Although born in Birmingham, Alabama, Will McCollum grew up overseas, spending his most formative years in Tashkent, Uzbekistan. Much of his passion for service was inspired by his parents' untiring work as humanitarian aid professionals. Growing up in an underdeveloped country also served as motivation for his service ethic. While attending three high schools in three countries (Uzbekistan, U.S., Germany) Will served in several Student Government leadership positions, including the position of Student Body President during his senior year at an international boarding school in Germany. It was also in high school that he began to take an interest in community service. He went on medical service trips to Honduras and Tajikistan and also worked on various tutoring and construction projects in Kyrgyzstan, where his parents now live.
After graduating from high school, Will decided to defer his enrollment to Vanderbilt to take a gap year. It was during this year that he became most involved in service work. During the first part of the year, Will worked with AmeriCorps, helping to develop a rural healthcare network in one of the poorest and most under-served counties in Alabama. Following his AmeriCorps work, Will traveled to Jordan to volunteer teach English for four months. During this time, Will began to take great interest in education as well as in the culture of the Middle East.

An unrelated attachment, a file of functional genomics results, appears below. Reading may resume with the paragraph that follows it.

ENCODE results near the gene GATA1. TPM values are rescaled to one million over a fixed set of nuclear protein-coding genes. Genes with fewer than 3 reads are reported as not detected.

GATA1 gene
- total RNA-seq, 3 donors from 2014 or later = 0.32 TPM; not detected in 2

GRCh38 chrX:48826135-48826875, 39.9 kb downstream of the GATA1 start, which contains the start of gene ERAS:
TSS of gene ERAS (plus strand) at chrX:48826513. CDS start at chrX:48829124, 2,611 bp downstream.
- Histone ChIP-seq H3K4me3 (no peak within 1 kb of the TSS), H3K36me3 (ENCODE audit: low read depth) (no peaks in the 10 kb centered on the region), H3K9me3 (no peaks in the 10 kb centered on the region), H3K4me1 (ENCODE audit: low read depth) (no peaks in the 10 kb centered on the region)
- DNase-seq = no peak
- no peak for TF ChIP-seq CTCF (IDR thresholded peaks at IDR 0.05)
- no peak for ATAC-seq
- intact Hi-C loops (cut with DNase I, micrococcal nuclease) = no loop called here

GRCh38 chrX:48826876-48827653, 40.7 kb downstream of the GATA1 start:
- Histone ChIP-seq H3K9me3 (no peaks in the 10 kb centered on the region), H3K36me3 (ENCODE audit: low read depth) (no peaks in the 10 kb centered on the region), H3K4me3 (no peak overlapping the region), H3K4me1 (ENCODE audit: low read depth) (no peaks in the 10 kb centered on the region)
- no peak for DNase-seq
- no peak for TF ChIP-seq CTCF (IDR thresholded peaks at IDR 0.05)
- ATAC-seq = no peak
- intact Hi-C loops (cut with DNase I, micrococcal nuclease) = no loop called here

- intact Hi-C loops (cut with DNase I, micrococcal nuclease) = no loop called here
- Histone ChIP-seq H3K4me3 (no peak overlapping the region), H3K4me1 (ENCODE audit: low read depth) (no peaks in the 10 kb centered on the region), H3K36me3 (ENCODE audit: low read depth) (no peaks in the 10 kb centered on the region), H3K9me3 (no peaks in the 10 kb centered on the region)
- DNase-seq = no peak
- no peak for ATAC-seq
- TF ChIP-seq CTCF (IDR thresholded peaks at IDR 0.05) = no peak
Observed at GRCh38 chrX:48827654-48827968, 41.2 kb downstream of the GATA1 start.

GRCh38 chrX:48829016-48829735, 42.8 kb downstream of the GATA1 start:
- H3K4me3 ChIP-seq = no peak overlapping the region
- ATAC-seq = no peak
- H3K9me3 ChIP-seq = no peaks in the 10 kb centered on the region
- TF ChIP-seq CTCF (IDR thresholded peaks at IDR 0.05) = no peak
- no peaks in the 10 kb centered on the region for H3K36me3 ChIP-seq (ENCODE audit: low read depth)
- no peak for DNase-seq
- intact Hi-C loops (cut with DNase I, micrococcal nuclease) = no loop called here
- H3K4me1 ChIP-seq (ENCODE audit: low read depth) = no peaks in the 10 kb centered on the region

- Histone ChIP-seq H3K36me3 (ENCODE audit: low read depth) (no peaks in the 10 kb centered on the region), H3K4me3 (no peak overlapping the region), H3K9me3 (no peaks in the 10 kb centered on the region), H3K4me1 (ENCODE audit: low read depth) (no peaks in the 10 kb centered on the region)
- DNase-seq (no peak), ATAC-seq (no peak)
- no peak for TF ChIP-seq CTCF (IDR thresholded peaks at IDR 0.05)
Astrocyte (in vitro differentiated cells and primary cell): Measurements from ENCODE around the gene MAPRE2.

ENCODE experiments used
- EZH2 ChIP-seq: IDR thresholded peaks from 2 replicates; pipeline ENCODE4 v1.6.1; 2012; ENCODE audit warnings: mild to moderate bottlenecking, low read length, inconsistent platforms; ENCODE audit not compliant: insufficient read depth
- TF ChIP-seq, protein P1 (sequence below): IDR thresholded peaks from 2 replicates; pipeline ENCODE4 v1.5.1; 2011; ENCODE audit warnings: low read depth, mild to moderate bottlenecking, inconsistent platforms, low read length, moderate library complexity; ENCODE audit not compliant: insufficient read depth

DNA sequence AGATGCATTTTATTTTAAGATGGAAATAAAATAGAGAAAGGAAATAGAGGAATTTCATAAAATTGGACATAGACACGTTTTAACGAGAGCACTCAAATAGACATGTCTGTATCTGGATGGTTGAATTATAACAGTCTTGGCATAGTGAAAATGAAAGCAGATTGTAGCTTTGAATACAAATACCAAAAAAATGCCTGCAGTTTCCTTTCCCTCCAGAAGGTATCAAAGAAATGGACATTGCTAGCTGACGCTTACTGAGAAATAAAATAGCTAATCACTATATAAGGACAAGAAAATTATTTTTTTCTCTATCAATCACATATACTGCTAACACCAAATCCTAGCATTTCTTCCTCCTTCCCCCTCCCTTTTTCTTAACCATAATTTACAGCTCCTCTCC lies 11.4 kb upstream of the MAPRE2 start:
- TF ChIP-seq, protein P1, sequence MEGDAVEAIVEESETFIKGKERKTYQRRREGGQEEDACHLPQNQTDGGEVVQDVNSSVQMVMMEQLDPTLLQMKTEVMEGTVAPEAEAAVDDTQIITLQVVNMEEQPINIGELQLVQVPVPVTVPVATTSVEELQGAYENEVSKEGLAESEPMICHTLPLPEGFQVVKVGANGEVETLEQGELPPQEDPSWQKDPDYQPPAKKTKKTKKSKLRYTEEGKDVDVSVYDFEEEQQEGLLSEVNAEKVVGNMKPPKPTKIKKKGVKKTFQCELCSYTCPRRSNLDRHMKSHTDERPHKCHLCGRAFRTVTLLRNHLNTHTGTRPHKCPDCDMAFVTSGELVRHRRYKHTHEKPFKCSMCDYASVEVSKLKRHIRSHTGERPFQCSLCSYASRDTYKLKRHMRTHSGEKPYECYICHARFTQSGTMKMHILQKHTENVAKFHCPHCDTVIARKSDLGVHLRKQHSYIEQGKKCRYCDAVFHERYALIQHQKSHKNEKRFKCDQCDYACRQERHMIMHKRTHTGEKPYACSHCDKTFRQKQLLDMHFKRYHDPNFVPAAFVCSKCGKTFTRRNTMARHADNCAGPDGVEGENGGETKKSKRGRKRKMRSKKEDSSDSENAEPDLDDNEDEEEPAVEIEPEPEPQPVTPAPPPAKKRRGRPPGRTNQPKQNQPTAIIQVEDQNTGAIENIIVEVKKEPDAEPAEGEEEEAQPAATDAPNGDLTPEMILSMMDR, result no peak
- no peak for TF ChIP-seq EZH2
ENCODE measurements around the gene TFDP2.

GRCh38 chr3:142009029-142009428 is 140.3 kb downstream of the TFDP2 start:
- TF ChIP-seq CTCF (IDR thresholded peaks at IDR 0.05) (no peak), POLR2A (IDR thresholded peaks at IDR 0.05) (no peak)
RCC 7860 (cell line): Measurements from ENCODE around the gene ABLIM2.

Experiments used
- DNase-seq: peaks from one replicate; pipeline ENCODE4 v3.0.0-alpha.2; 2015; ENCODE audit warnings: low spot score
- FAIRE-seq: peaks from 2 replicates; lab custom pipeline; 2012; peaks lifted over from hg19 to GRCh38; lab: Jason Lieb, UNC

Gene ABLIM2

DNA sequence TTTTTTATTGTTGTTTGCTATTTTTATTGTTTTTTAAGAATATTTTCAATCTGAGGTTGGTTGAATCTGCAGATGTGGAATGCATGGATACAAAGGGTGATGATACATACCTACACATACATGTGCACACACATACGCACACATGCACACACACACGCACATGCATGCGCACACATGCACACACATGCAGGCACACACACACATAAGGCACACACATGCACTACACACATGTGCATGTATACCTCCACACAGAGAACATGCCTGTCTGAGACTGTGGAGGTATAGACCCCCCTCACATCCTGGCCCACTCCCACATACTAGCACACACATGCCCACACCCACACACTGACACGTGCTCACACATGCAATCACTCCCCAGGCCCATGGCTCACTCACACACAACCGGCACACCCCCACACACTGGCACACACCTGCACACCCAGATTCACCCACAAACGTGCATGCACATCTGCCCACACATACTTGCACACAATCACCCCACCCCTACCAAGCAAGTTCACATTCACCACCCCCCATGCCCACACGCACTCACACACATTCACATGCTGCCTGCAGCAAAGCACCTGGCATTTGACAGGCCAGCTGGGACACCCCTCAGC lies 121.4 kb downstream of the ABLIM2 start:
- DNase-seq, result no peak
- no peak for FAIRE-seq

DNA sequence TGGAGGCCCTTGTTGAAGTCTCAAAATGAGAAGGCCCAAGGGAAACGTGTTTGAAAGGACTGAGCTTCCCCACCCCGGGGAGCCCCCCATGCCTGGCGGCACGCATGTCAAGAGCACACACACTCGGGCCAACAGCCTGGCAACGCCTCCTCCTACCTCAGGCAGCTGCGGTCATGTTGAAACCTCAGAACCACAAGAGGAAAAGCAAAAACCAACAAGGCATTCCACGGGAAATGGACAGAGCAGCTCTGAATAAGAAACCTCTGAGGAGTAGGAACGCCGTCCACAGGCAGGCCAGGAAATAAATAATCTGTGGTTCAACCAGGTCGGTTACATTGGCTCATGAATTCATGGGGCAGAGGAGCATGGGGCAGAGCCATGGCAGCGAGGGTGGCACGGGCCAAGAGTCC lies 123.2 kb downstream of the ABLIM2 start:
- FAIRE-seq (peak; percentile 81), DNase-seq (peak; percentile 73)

As a freshman, Will quickly became involved in the Vanderbilt and Nashville communities. He became the Community Service Commissioner for Hank Ingram House and worked with his co-commissioner, Anthony Ndikum, to establish a relationship with Carter-Lawrence Magnet Elementary School in the Edgehill Neighborhood. They successfully implemented a science project in the school with help from Vanderbilt Student Volunteers for Science (VSVS). Will and Anthony mobilized 30 volunteers from Hank House into teams that went to Carter-Lawrence frequently to lead students in science experiments. The partnership and science projects will continue next year.
Will also organized a food drive with his friend, Mac Muir, called Flex to Fight Hunger. In this campaign, Will and Mac recruited volunteers and collected 1600 lbs of food by encouraging their classmates to donate food from their remaining "flex meals" to Second Harvest Food Bank. After such success with the campaign, Will and Mac collaborated with Vanderbilt Dining and Administration to create a new meal plan program called Share-A-Side. Share-A-Side allows freshmen students, during their meal period, to forgo an appetizer to instead donate a meal to Second Harvest Food Bank. During the launch month, 5000 meals were donated through Share-A-Side. The program is set to continue in the fall.
Will is now working with a team of Vanderbilt students to create a social enterprise food cart company. The business is still in the planning phase, but the vision is to offer stable and fair-paying employment to Nashville refugees and to pump the profits into the Nashville International Center for Empowerment (N.I.C.E.).
Although Will has yet to narrow down his several service interests, he is certain that in the future he will be involved in international development and likely education.